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Bjarne Stroustrup: My rule of thumb is that you should have a real class with an interface and a hidden representation if and only if you can consider an invariant for the class.
Bill Venners: What do you mean by invariant?
Bjarne Stroustrup: What is it that makes the object a valid object?
An invariant allows you to say when the object's
representation is good and when it isn't. Take a
vector as a very simple example.
vector knows that it has n elements. It has a pointer to n elements. The invariant is
exactly that: the pointer points to something, and that something can hold n elements. If
it holds n+1 or n-1 elements, that's a bug. If that pointer is zero, it's a bug, because it
doesn't point to anything. That means it's a violation of an invariant. So you have to be
able to state which objects make sense. Which are good and which are bad. And you can write
the interfaces so that they maintain that invariant. That's one way of keeping track that
your member functions are reasonable. It's also a way of keeping track of which operations
need to be member functions. Operations that don't need to mess with the representation
are better done outside the class. So that you get a clean, small interface that you can
understand and maintain.
Bill Venners: So the invariant justifies the existence of a class, because the class takes the responsibility for maintaining the invariant.
Bjarne Stroustrup: That's right.
Bill Venners: The invariant is a relationship between different pieces of data in the class.
Bjarne Stroustrup: Yes. If every data can have any value, then it doesn't make
much sense to have a class. Take a single data structure that has a name and an address.
Any string is a good name, and any string is a good address. If that's what it is, it's a
structure. Just call it a
struct. Don't have anything private. Don't do
anything silly like having a hidden name and address field with
set_name functions. Or even worse, make a virtual base class with virtual
set_name functions and so on, and override it with
the one and only representation. That's just elaboration. It's not necessary.
Bill Venners: It's not necessary because there's one and only representation. The justification is usually that if you make it a function, then you can change the representation.
Bjarne Stroustrup: Exactly, but some representations you don't change. You don't change the representation of an integer very often, or a point, of a complex number. You have to make design decisions somewhere.
And the next stage, where you go from the plain data structure to a real class with real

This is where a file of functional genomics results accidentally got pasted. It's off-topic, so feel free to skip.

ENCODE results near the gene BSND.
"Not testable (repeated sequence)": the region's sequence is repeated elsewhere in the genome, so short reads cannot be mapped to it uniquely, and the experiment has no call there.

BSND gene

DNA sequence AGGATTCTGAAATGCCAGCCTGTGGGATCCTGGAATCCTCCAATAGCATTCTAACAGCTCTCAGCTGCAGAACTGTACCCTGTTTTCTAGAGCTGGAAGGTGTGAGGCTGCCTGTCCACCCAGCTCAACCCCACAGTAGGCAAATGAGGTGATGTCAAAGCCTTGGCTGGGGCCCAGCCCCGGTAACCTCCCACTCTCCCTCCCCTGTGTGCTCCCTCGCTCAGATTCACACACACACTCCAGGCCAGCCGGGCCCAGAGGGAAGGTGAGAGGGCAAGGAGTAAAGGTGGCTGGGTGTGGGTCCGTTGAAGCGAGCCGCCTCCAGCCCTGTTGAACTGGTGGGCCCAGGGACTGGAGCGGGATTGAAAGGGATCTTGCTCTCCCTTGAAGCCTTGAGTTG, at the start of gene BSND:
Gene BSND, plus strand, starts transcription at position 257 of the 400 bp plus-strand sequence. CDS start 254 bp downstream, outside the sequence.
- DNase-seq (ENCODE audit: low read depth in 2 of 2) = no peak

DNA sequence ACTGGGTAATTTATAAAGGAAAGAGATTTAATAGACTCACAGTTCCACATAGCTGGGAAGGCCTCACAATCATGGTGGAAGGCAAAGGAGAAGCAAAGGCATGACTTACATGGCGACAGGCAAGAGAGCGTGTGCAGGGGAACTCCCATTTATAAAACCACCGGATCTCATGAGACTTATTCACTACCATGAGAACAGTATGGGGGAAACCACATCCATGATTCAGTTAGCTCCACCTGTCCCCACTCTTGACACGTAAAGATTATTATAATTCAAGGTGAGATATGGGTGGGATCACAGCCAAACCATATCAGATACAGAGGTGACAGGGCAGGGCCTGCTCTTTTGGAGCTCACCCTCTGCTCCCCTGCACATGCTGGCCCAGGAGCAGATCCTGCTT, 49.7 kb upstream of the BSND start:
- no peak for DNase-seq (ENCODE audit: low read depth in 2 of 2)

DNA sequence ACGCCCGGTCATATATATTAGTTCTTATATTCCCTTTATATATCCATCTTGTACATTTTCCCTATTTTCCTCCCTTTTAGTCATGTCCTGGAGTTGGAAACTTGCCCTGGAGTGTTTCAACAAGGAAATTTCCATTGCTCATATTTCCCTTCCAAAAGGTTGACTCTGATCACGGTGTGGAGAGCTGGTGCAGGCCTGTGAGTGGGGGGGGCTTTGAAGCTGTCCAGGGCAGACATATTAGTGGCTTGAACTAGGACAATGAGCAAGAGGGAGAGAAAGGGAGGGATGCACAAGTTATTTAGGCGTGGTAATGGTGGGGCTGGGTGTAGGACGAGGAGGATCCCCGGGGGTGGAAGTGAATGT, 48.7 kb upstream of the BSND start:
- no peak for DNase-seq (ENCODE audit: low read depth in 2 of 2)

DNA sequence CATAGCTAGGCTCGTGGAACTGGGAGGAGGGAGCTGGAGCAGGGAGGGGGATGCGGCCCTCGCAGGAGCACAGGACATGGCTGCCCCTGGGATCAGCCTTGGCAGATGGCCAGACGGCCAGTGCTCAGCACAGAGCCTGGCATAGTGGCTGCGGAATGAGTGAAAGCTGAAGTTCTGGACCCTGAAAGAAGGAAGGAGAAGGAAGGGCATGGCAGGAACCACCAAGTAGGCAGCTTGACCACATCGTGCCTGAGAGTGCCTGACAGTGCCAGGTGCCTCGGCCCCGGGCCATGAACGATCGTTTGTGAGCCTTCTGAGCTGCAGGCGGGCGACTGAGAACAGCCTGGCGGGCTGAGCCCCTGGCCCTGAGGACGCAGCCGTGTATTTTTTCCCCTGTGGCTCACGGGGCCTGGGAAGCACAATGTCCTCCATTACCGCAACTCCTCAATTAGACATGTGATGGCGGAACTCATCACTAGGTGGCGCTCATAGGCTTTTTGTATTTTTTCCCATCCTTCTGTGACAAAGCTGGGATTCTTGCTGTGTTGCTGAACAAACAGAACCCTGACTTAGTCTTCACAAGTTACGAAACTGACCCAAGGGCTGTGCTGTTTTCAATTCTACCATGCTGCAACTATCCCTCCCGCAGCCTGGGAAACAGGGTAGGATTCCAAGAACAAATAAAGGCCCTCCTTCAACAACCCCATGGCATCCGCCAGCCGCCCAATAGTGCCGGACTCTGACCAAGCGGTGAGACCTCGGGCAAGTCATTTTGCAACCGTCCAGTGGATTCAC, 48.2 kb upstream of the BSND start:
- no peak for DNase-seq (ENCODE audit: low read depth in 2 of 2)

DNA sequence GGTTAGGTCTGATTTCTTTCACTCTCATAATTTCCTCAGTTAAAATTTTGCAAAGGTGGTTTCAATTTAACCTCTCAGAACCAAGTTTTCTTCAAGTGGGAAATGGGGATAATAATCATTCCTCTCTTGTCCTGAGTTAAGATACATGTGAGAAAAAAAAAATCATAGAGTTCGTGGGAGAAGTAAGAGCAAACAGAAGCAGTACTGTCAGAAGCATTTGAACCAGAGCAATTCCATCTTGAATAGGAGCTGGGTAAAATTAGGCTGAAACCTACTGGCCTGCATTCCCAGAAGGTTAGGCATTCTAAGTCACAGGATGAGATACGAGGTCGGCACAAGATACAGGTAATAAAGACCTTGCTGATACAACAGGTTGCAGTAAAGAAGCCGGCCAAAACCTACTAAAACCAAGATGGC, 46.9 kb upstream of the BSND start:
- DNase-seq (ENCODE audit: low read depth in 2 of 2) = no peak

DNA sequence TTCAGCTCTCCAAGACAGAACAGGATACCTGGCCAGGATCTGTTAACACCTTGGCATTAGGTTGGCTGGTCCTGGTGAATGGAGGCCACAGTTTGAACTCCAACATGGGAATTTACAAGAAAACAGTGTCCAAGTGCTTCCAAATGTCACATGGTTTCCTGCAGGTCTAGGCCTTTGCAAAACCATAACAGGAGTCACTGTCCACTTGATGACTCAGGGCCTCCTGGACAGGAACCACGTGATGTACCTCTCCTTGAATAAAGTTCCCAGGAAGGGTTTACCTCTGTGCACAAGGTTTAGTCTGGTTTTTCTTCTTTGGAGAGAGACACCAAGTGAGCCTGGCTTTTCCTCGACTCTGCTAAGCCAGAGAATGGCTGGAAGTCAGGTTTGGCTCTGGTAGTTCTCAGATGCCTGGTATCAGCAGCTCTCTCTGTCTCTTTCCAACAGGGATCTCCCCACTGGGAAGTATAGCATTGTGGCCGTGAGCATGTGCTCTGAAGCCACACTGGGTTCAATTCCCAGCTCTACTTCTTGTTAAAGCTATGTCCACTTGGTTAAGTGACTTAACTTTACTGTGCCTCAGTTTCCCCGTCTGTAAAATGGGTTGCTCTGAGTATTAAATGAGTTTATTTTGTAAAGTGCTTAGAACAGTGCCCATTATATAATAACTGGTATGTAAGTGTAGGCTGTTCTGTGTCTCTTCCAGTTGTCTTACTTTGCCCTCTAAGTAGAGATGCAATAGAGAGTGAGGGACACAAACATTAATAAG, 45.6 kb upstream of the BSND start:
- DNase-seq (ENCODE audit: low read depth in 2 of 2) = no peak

class objects, could be that name and address again. You probably wouldn't call it
name_and_address. You'll maybe call it
mailing_address. At that stage you believe name and address are not just
strings. Maybe you break the name down into first, middle, and last name strings. Or you
decide the semantics should be that the one string you store really has first, middle, and
last name as parts of it. You can also decide that the address really has to be a valid
address. Either you validate the string, or you break the string up into first
address field, second address field, city, state, country, zip code, that kind of stuff.
When you start breaking it down like that, you get into the possibilities of different representations. You can start deciding, does it really add to have private data, to have a hierarchy? Do you want a plain class with one representation to deal with, or do you want to provide an abstract interface so you can represent things in different ways? But you have to make those design decisions. You don't just randomly spew classes and functions around. And you have to have some semantics that you are defending before you start having private data.
The way the whole thing is conceived is that the constructor establishes the environment for the member functions to operate in, in other words, the constructor establishes the invariant. And since to establish the invariant you often have to acquire resources, you have the destructor to pull down the operating environment and release any resources required. Those resources can be memory, files, locks, sockets, you name it—anything that you have to get and put back afterwards.